Three years before the trains arrive, London’s new Crossrail railway line celebrates a milestone on Friday when the flagship Canary Wharf station building and roof gardens open to the public.
From Friday, there will be four floors of shopping and restaurants, with a cinema, gym, rooftop garden and stage — all designed by the architect Foster and Partners.
The arrival of trains at the underground station in 2018 will underpin a near-doubling of the capital’s Canary Wharf population over the next 10 years, or another 100,000 people.
The 85-mile Crossrail line will stretch from Reading and Heathrow in the west to Abbey Wood and Shenfield in the east and expects to bring an extra 1.5m people within 45 minutes reach of central London.
The six-storey high, 256-metre long concrete “station” box at Canary Wharf has been built in the middle of a former dock.
Overall, it is longer than Canary Wharf’s One Canada Square tower if it was laid on its side.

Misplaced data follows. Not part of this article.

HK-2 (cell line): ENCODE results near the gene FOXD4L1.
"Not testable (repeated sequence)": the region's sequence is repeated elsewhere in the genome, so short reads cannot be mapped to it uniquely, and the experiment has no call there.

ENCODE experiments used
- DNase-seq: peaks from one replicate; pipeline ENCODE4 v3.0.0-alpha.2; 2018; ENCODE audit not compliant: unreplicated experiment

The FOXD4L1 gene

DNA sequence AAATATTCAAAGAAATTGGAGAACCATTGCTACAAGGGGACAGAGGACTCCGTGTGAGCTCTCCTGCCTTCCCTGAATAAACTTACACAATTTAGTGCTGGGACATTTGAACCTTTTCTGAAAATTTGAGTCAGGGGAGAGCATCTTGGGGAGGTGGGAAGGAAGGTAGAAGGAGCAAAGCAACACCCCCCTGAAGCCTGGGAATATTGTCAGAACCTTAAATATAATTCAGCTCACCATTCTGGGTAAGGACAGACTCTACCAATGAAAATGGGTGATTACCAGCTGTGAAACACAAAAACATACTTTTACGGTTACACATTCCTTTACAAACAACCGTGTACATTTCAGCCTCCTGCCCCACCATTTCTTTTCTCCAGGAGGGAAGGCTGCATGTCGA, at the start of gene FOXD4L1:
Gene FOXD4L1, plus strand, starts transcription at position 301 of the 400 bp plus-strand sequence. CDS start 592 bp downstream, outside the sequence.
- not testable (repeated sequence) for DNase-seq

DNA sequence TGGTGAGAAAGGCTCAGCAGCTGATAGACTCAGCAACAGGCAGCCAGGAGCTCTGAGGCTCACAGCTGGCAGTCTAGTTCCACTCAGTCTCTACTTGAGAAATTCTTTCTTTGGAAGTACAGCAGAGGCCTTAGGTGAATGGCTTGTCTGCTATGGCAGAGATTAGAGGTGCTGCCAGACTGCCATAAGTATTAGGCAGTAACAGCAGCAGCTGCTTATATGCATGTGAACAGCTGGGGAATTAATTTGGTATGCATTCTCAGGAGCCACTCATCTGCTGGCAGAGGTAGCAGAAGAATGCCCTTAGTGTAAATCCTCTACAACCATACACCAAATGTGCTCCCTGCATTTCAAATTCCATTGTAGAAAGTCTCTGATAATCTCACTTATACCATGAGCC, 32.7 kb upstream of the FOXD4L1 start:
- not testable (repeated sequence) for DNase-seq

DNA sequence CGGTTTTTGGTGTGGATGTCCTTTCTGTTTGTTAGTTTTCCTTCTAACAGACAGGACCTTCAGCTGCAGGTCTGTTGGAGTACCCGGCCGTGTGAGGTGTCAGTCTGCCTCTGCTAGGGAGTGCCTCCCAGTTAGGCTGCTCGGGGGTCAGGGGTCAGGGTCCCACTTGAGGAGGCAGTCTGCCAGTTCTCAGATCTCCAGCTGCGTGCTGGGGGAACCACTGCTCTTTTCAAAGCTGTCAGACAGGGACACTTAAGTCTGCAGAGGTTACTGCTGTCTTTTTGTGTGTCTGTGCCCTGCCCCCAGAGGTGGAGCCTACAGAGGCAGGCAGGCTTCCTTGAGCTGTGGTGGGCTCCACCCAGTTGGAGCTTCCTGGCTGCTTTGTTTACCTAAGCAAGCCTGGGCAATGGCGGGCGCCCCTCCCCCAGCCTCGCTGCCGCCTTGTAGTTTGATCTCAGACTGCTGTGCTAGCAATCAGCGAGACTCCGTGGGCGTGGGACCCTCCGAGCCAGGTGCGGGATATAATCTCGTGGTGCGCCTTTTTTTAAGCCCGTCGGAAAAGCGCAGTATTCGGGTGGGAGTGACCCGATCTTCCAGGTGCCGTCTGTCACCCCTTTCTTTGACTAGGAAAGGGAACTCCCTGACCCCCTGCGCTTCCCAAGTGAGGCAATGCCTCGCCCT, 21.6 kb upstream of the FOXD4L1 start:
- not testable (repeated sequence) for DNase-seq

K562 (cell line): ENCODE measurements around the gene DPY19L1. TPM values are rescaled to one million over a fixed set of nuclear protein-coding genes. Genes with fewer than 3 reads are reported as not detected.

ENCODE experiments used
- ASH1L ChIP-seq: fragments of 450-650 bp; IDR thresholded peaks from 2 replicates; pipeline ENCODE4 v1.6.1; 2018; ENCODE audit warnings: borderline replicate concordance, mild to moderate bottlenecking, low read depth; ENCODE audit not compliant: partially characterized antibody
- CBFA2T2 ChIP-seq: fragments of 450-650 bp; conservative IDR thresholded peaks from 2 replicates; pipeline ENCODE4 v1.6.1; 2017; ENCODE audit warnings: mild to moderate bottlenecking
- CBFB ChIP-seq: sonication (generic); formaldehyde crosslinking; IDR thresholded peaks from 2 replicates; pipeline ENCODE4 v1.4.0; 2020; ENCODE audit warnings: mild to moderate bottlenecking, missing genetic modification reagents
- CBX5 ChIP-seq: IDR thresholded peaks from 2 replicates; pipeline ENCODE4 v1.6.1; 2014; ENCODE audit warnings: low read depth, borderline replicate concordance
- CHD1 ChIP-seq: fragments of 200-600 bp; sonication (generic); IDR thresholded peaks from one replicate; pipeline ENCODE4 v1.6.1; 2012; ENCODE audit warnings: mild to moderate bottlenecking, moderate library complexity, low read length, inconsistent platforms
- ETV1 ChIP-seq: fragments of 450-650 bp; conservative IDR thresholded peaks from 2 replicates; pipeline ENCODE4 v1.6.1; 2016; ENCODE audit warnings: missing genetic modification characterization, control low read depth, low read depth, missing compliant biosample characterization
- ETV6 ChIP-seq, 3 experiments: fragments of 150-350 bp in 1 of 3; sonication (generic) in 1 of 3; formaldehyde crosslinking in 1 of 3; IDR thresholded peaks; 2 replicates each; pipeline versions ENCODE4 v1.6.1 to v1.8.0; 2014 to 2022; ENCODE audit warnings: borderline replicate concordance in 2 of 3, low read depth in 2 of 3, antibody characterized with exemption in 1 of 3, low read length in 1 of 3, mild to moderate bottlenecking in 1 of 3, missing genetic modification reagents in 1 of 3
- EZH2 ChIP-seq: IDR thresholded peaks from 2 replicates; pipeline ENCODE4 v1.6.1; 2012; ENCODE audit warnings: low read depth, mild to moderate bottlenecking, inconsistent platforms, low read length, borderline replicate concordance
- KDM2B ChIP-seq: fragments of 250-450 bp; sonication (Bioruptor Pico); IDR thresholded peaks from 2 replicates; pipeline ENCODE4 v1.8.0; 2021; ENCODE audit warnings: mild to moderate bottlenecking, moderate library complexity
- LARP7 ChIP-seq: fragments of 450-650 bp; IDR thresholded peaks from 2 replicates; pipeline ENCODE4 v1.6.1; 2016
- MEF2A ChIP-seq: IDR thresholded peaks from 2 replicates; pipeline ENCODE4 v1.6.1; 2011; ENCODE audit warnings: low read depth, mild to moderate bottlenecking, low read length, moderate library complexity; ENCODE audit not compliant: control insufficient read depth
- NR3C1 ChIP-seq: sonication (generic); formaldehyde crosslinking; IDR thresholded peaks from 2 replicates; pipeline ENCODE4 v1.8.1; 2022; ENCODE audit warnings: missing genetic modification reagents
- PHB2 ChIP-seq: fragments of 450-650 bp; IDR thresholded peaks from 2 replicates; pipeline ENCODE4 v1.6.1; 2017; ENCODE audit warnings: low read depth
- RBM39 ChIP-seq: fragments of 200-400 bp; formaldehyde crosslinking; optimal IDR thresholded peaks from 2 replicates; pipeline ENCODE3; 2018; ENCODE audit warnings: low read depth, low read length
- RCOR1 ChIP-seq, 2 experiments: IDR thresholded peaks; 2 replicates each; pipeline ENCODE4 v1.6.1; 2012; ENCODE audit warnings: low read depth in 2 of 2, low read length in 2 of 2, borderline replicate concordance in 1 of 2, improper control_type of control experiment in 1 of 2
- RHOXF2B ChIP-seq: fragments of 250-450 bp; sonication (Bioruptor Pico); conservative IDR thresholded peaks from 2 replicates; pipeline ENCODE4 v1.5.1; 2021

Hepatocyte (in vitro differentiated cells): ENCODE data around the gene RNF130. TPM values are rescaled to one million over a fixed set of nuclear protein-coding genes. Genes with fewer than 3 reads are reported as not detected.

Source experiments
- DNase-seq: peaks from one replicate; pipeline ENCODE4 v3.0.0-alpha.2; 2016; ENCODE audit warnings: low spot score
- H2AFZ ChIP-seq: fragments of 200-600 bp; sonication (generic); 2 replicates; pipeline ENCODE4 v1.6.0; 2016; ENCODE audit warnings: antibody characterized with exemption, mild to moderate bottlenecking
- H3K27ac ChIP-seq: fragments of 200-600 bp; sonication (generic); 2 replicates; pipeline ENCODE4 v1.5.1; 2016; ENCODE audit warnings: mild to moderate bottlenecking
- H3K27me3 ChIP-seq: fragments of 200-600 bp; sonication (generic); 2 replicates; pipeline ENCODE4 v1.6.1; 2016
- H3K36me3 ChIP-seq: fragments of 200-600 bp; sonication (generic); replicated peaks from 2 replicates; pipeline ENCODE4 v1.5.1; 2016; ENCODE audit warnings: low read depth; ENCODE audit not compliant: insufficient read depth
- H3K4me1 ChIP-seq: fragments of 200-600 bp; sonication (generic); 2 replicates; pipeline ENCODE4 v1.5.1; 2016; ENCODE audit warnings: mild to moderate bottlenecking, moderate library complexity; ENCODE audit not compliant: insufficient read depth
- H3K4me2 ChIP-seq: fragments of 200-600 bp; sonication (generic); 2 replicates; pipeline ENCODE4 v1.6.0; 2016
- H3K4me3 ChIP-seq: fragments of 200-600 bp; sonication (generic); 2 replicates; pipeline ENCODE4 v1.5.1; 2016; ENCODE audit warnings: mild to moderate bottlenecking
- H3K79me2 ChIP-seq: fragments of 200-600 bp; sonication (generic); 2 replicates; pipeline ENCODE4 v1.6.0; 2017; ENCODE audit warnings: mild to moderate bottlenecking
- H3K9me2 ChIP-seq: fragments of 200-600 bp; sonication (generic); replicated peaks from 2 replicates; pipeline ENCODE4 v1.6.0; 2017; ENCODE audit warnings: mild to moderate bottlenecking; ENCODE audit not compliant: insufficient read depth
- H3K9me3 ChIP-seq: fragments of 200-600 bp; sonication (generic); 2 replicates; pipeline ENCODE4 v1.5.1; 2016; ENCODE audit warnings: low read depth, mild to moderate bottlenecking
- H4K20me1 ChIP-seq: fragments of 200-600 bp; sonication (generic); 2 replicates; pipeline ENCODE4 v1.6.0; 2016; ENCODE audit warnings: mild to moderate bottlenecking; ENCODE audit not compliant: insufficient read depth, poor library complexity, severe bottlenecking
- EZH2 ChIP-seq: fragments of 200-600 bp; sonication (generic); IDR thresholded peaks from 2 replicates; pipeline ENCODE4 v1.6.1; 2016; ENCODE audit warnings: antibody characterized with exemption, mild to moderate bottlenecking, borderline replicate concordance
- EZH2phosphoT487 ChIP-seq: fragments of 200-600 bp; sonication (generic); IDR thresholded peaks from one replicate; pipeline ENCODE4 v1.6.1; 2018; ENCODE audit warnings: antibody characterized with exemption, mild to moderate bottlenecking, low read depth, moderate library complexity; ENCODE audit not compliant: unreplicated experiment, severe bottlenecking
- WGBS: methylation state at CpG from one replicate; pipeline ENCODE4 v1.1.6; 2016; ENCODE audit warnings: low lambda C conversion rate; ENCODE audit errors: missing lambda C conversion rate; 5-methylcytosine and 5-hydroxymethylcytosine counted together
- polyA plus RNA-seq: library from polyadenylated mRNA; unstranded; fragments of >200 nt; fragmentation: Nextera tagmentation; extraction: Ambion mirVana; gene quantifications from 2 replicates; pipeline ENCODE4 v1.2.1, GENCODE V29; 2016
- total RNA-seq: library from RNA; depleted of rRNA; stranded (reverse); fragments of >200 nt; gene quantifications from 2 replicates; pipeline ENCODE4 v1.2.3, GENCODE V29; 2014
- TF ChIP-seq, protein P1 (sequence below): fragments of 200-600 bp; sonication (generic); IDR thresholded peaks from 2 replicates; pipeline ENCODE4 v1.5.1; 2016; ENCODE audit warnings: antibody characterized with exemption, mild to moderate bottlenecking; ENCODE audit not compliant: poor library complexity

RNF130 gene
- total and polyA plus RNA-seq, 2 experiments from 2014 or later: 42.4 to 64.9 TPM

Given the proximity of the trading floors of HSBC and Bank of America, Japanese hydraulic piling machines were used to drill the 400 steel pipes into the water because this reduced the chances of shaking nearby buildings.
More than 20,000 apartments within 10 minutes walk of the station are already under construction or have planning consent.
In the centre of Canary Wharf itself, there will be 3,200 flats by the end of 2019.
Developers have paid £150m towards the £500m cost of the station. The remaining £350m has come from the taxpayer.
Michael Bryant, operations executive for Canary Wharf Group, commented that the underground project was a “good example of the private and public sector working together to deliver infrastructure”.
Construction on the project started in 2009 and a National Audit Office report last year estimated that the works would generate £1.97 in benefits for every £1 spent.
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